Tulsa State Fair ride inspectors working to ensure safety
BY SARA PLUMMER World Staff Writer
Thursday, September 27, 2012
9/27/12 at 6:40 AM
Inspectors from the Oklahoma Department of Labor have spent the week checking and inspecting the more than 50 rides that will be running during the Tulsa State Fair.
Inspectors began their work Monday, starting with the Sky Ride and the Comet II roller coaster.
Five inspectors are checking on the rides before the fair begins Thursday evening, and then two inspectors will be at the fairgrounds during the entire run of the fair, Labor Commissioner Mark Costello said.
In addition to Labor Department inspectors, private inspectors hired by Murphy Brothers, the midway and ride-operating company, will also be on hand, Costello said.
Parents trust that rides at the fair are safe for their children, he said, so it's important that the equipment meets state and federal standards.
Senior ride inspector Randy McGinnis said the 2012 Tulsa State Fair is his 15th state fair for inspecting rides.
Inspections start when rides pull into the parking lot, where inspectors examine the central operating mechanisms. They also look at the ride structure, equipment connections and safety devices such as lap bars and harness straps, McGinnis said.
As of Wednesday morning, one of the rides that had been inspected will not be operating when the fair starts due to a hydraulic issue, he said.
Murphy Brothers also provides the Labor Department with any certifications held by ride operators.
Last year, there were no major ride-related problems during the fair. More than 55 rides were brought to the fairgrounds for the 11-day event.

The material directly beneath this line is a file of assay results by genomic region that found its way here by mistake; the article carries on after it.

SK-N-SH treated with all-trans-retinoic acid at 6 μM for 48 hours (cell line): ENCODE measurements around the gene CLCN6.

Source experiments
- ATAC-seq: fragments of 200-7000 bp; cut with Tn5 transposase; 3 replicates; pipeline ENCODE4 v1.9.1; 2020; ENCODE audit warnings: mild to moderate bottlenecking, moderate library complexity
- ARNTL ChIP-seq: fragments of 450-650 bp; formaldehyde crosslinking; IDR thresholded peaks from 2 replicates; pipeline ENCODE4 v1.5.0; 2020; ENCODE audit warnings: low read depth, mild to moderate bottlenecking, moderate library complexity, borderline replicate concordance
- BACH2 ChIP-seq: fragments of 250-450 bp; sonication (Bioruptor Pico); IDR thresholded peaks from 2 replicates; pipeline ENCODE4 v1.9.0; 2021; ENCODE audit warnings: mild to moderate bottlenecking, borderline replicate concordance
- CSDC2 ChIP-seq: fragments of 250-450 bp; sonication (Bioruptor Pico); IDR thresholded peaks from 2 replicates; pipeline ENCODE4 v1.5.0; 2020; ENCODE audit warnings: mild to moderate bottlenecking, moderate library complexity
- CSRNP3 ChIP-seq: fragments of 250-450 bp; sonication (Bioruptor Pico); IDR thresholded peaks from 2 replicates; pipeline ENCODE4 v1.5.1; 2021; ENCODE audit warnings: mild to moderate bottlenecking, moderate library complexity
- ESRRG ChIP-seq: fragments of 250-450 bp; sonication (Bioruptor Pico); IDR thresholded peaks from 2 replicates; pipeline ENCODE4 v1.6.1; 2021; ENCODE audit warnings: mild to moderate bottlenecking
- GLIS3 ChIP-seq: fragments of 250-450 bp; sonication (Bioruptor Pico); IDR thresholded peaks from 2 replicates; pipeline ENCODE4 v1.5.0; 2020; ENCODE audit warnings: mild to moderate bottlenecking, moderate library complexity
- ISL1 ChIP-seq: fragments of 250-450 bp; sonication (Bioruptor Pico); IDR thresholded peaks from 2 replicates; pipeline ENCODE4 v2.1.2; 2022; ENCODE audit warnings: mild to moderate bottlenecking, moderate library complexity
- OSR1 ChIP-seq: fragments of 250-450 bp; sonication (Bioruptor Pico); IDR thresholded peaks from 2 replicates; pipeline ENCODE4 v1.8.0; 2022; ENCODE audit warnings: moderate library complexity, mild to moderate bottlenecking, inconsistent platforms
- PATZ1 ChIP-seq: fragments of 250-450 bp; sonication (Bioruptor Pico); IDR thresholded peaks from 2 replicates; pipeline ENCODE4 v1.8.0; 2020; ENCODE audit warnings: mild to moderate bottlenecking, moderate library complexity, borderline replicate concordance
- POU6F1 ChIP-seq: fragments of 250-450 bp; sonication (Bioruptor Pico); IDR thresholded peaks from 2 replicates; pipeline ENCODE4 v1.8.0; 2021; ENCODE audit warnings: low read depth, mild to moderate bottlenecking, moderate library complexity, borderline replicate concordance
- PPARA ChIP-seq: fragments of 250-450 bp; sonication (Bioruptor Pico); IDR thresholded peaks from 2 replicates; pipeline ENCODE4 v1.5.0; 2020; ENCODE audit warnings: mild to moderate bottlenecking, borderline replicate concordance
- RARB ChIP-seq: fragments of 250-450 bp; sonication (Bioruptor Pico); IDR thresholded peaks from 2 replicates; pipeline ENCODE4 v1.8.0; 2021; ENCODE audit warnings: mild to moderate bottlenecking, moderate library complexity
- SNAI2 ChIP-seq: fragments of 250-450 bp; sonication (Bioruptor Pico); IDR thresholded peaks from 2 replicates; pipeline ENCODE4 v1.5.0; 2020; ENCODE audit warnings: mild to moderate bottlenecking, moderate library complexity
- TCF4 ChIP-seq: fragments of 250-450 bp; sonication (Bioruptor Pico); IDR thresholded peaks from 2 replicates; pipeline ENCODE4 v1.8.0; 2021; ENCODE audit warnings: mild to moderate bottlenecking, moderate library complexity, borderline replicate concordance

During the fair, the two Labor Department inspectors as well as the private inspectors will continue to monitor rides and ride operators to ensure safety procedures are followed and the rides are working properly, McGinnis said.
"We are very passionate about what we do," he said.
Costello said the five inspectors from the Labor Department have 20-plus years' experience when it comes to ride inspection.
If there is a problem with a ride, or if someone is injured, the ride is shut down immediately, information is obtained from the injured person and an investigation begins, McGinnis said.
The ride must be reinspected before it can open again, and many times the issue is not a mechanical problem.
"It could be operator error; it could be patron error," he said. "The thing we tell people is know your limits, know what you can handle" when it comes to rides.
Tulsa State Fair
Where: Expo Square, on 21st Street between Louisville and Yale avenues
When: Thursday through Oct. 7
Building hours: 5 to 10 p.m. Thursday; 10 a.m. to 11 p.m. Fridays and Saturdays; 10 a.m. to 10 p.m. Sunday; 11 a.m. to 10 p.m. Monday through Oct. 4; and 10 a.m. to 9 p.m. Oct. 7.
Midway hours: 5 to 11 p.m. Thursday; 11 a.m. to midnight Fridays and Saturdays; 11 a.m. to 11 p.m. Sunday; noon to 11 p.m. Monday through Oct. 4; and 11 a.m. to 11 p.m. Oct. 7.
Admission: Adults - Friday through Sunday $10, and Monday through Thursday $8; members of the military, people 62 or older, and 5- to 12-year-olds - $6; children younger than 5 - free
Parking: Free and $10 parking throughout the fairgrounds; free Fair Transit System operates 6-11 p.m. Monday through Thursday, 6 p.m.-midnight Friday, and noon-midnight weekends with shuttle locations at Tulsa Public Schools Education Service Center, 3027 S. New Haven Ave.; Hale High School, 6960 E. 21st St.; and Tulsa Promenade, 41st Street and Yale Avenue.
For more: tulsaworld.com/tulsastatefair
Original Print Headline: Ride inspectors work to ensure safety
Sara Plummer 918-581-8465
Allen McElyea of the Oklahoma Department of Labor inspects a ride Wednesday in preparation for the Thursday opening of the Tulsa State Fair. MIKE SIMONS / Tulsa World